NCAA to Extend Eligibility for Division I Spring-Sport Athletes
Good news for student-athletes who participate in spring sports, as the NCAA Division 1 Council announced on Monday that it would "allow schools to provide spring-sport student-athletes an additional season of competition and an extension of their period of eligibility."
There are finer details to the decision, however, as seen below as part of the statement released:
Members also adjusted financial aid rules to allow teams to carry more members on scholarship to account for incoming recruits and student-athletes who had been in their last year of eligibility who decide to stay. In a nod to the financial uncertainty faced by higher education, the Council vote also provided schools with the flexibility to give students the opportunity to return for 2020-21 without requiring that athletics aid be provided at the same level awarded for 2019-20. This flexibility applies only to student-athletes who would have exhausted eligibility in 2019-20.
Schools also will have the ability to use the NCAA’s Student Assistance Fund to pay for scholarships for students who take advantage of the additional eligibility flexibility in 2020-21.
Division I rules limit student-athletes to four seasons of competition in a five-year period. The Council’s decision allows schools to self-apply waivers to restore one of those seasons of competition for student-athletes who had competed while eligible in the COVID-19-shortened 2020 spring season.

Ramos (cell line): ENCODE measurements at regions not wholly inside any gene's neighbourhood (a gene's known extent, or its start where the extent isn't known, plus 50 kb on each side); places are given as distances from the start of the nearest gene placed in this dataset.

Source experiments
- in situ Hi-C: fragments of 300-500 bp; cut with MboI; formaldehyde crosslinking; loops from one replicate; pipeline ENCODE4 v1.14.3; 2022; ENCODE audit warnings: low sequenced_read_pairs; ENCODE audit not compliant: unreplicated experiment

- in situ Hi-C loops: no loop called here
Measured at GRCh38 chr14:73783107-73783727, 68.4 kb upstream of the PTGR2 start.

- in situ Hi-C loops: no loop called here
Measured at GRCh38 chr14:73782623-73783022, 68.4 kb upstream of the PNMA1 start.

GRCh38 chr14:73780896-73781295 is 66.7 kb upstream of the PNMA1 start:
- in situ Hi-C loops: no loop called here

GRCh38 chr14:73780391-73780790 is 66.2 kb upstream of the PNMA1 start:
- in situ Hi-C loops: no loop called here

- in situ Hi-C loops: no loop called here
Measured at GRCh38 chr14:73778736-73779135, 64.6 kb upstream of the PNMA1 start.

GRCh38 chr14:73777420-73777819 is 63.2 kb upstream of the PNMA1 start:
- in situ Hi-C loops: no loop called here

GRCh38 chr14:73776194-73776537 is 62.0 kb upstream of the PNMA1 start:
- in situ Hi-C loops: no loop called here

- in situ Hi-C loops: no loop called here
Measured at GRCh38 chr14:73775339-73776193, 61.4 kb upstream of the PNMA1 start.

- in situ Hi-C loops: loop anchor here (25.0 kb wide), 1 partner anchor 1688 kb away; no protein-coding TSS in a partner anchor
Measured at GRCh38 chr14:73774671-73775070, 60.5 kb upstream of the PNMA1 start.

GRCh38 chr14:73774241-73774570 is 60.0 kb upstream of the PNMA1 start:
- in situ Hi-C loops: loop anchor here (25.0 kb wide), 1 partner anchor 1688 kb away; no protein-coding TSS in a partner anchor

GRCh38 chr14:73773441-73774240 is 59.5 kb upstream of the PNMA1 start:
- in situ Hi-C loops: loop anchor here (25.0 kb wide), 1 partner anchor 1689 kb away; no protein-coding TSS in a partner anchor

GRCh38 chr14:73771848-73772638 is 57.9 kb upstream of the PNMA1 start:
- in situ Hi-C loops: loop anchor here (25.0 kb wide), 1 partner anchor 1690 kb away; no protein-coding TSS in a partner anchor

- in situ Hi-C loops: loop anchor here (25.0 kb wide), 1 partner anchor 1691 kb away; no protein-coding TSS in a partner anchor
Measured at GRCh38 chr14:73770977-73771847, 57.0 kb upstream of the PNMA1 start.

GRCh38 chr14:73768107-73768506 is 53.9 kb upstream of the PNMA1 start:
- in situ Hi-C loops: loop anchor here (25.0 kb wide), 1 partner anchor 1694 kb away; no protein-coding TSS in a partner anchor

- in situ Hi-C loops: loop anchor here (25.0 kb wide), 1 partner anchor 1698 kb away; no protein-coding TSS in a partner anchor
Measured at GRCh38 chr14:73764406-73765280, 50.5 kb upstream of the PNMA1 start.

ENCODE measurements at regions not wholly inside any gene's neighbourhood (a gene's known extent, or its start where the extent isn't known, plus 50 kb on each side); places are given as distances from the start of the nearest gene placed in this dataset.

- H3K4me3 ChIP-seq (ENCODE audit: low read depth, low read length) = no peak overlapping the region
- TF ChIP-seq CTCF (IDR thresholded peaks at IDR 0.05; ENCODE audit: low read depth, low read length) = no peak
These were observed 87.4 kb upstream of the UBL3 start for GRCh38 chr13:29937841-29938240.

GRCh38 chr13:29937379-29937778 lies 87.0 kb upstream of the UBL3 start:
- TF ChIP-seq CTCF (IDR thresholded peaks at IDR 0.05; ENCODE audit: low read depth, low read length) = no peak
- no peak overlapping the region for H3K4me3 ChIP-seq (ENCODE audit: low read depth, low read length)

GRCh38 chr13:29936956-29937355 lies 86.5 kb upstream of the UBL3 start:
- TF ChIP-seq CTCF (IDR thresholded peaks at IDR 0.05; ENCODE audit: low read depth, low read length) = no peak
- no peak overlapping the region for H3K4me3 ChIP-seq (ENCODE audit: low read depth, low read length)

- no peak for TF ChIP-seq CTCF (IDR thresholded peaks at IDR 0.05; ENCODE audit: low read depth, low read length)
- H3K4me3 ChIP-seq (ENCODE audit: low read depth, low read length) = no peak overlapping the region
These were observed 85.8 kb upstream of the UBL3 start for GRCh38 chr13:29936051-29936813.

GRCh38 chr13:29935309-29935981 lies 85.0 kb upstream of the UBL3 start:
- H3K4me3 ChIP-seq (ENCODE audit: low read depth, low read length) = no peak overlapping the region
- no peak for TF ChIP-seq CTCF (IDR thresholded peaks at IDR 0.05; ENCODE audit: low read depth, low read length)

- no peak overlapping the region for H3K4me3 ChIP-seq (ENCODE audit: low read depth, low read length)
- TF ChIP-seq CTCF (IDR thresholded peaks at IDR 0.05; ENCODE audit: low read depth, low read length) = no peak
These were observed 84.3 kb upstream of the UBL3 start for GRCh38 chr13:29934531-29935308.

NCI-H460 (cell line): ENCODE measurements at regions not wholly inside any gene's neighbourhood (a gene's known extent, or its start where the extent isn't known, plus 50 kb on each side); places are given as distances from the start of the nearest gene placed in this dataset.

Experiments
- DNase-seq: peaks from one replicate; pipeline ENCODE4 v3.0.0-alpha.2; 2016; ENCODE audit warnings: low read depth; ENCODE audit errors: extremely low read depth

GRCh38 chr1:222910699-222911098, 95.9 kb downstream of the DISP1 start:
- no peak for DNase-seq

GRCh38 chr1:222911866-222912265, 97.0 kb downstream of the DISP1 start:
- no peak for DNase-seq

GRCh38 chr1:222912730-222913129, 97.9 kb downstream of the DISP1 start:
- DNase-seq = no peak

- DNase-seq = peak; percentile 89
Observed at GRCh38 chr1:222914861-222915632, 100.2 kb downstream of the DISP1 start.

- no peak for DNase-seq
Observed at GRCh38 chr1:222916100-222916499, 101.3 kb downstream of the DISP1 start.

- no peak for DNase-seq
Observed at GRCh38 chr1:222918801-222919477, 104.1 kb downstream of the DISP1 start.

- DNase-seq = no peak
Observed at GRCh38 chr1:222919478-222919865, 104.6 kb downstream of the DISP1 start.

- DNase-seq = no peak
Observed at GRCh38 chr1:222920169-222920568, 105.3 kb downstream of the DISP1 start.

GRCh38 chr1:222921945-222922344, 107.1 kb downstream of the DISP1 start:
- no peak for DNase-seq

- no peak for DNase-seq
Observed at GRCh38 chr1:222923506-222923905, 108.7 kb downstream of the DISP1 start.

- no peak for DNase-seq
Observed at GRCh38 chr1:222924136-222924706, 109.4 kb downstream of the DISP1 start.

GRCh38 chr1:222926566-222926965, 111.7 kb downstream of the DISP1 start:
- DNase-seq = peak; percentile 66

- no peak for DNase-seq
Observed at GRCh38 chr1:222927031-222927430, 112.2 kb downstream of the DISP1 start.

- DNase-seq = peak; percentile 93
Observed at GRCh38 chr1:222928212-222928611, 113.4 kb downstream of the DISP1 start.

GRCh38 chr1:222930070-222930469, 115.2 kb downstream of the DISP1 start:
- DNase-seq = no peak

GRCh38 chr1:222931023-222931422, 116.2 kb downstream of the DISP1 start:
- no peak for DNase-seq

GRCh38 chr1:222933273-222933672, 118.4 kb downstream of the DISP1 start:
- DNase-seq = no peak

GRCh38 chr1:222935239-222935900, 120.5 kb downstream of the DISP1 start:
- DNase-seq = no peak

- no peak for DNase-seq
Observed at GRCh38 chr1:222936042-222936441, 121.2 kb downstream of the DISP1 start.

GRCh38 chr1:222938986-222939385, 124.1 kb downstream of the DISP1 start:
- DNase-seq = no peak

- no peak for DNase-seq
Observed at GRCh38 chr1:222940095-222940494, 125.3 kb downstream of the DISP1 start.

The Council also will allow schools to self-apply a one-year extension of eligibility for spring-sport student-athletes, effectively extending each student’s five-year “clock” by a year. This decision was especially important for student-athletes who had reached the end of their five-year clock in 2020 and saw their seasons end abruptly.
Wisconsin programs that compete in the spring include rowing, softball, tennis and outdoor track and field. ESPN.com's Mark Schlabach also reported the full lists of spring sports that the eligibility waivers could be claimed for.
However, the NCAA noted that their decision does not include the winter sports.
"Council members declined to extend eligibility for student-athletes in sports where all or much of their regular seasons were completed," it said in the statement.
Even if that opportunity was granted, UW men's basketball guard Brevin Pritzl told AllBadgers.com earlier this month that he would not take it.
"I’ve already played my five years," Pritzl said. "I've done five years of schooling. I have a bachelor's and a master's degree after this spring. If I still had to finish a master's program, I think that would be enticing, but considering I'm pretty much done with it, it’s not really worth starting a whole new program just to play another year.
"I think the age difference would really get me. Eighteen year olds to a 24-year-old who’s married, I think it’s a lot to overcome.”
This AllBadgers.com article will be updated.